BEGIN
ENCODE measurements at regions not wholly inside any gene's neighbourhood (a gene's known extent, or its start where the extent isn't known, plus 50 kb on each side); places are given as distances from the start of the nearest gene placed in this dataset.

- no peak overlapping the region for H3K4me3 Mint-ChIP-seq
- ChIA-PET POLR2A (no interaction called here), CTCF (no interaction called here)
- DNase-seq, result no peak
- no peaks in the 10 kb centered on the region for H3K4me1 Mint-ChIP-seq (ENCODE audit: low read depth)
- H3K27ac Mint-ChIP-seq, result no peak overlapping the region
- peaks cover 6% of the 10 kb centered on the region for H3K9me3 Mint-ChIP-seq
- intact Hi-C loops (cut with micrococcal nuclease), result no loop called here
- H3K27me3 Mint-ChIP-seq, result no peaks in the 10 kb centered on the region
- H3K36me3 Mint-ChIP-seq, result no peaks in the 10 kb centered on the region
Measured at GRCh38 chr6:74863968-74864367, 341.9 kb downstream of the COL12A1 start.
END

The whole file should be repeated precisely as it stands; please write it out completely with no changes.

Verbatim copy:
ENCODE measurements at regions not wholly inside any gene's neighbourhood (a gene's known extent, or its start where the extent isn't known, plus 50 kb on each side); places are given as distances from the start of the nearest gene placed in this dataset.

- no peak overlapping the region for H3K4me3 Mint-ChIP-seq
- ChIA-PET POLR2A (no interaction called here), CTCF (no interaction called here)
- DNase-seq, result no peak
- no peaks in the 10 kb centered on the region for H3K4me1 Mint-ChIP-seq (ENCODE audit: low read depth)
- H3K27ac Mint-ChIP-seq, result no peak overlapping the region
- peaks cover 6% of the 10 kb centered on the region for H3K9me3 Mint-ChIP-seq
- intact Hi-C loops (cut with micrococcal nuclease), result no loop called here
- H3K27me3 Mint-ChIP-seq, result no peaks in the 10 kb centered on the region
- H3K36me3 Mint-ChIP-seq, result no peaks in the 10 kb centered on the region
Measured at GRCh38 chr6:74863968-74864367, 341.9 kb downstream of the COL12A1 start.